President stayed 15 minutes after talk for selfies and handshakes.
President Biden takes selfies with admirers during a visit to Oceanside in 2021. Photo by Chris Stone

I hug trees.

What began as an expression of childhood wonder has blossomed into a reverential gesture of gratitude for the gifts of beauty, shade, and kinship these majestic sentries of time and place provide.

In a kinder world, hugging a tree would feel as natural as shaking the hand of a respected colleague or wrapping a loved one in a warm embrace. But in our polarized, me-centric society, the selfless act of hugging a tree is often scorned.

Of all the derogatory labels flung at empathetic people, “tree hugger” has endured the test of time. Like its contemporary counterparts, “snowflake” and “woke,” calling someone a “tree hugger” implies a person is emotional and erratic — someone incapable of being counted on.

American political leadership is defined by a decisive, often confrontational, go-it-alone attitude that considers empathy an annoyance to mock and conquer. Considering the feelings of others when deliberating the consequences of official acts implies a weakness that has no place in the business of statecraft.

Enter President Joe Biden.

Unlike his carefully scripted, close-to-the-vest predecessors, Biden wears his personal tragedies and triumphs on his sleeve. Buoyed by faith, family, and perseverance, this great grandson of Irish immigrants speaks freely — and deeply — of his traumatic, life-altering experiences: overcoming a childhood stutter, mourning the deaths of his young wife and infant daughter in a horrific car crash, and grieving the loss of his eldest son, Beau, from brain cancer at the age of 46.

By leading with his heart, Biden forged common ground among the various factions under the Democratic Party’s big tent, turning the timeworn Republican taunt “bleeding heart liberal” on its head.

Staring down razor-thin Democratic majorities in the Senate and House of Representatives, Biden commiserated with frontline political champions of military veterans (Sen. Jon Tester of Montana), working families (Rep. Alexandria Ocasio-Cortez of New York), gun safety advocates (Sen. Chris Murphy of Connecticut), LGBTQ community members (Sen. Tammy Baldwin of Minnesota), semiconductor chip makers (Sen. Mark Warner of Virgina) and environmentalists (Sen. Sheldon Whitehouse of Rhode Island), notching up an impressive string of victories during the first two years of his presidential term.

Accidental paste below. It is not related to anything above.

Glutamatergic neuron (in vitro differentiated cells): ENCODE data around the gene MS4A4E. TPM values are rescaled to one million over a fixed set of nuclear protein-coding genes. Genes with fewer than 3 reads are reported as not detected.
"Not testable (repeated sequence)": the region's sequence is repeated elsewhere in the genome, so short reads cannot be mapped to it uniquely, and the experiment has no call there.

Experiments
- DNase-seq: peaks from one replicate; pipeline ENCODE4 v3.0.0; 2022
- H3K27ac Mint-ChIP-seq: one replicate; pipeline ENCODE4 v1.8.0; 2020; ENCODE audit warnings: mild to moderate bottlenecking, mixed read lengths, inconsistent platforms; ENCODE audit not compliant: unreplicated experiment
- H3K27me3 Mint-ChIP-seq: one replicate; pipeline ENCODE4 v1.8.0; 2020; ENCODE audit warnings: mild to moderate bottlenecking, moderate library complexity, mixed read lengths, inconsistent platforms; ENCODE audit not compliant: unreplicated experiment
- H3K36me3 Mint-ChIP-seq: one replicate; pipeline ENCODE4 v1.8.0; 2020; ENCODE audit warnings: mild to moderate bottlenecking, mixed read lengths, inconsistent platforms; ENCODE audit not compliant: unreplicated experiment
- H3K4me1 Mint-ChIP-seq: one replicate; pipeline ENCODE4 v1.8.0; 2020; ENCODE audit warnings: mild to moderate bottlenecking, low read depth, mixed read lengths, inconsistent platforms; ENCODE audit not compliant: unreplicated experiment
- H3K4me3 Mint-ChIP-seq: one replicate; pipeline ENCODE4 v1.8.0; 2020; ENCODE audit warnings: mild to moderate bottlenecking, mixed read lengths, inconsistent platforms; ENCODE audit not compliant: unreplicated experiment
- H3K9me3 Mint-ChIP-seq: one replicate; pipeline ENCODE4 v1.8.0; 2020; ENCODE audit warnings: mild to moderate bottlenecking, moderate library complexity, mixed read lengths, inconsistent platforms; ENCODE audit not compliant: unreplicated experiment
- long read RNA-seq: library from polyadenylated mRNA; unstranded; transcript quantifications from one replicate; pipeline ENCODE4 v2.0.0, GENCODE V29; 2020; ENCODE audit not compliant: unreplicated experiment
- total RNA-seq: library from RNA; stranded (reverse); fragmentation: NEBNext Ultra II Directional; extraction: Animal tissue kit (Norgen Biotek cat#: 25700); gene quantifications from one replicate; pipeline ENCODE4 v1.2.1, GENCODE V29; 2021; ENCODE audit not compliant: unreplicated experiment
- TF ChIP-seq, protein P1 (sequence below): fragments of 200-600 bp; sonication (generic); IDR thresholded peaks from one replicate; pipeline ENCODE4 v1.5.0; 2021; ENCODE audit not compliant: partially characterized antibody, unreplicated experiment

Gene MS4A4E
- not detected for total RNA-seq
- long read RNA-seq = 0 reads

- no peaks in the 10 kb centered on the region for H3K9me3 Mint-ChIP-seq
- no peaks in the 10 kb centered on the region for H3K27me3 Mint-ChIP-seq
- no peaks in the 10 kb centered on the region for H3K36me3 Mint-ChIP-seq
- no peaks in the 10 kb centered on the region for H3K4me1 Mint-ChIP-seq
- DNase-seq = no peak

Collaboration and compromise are common threads woven throughout the fabric of these sweeping legislative packages, a handful passing with bipartisan support in both chambers: The Inflation Reduction Act, CHIPS and Science Act, Investment in Infrastructure and Jobs Act, Promise to Address Comprehensive Toxics (PACT) Act, American Rescue Plan, Safer Communities Act and Respect for Marriage Act.

Compassion is President Biden’s secret weapon on the battlefield of ideas. As a child teased on the playground and reprimanded in the classroom for living with a stutter, he understands that pinning derogatory labels on people is a go-to tactic of schoolyard bullies, whose quest for self-preservation feeds on their resentments and insecurities.

Throughout the second half of his four-year term, Biden will continue living by the lights of his formative life experiences, with the battle for the soul of America his North Star. The president’s bipartisan crusade for kindness and civility calls on Americans, from all walks of life, to harness the transformational power of us.

Standing and working together, we’ll Make America Grateful Again.

A second-generation San Diegan and nonprofit consultant, Molly Bowman-Styles is the President of Windansea Communications.


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Ellen Bullock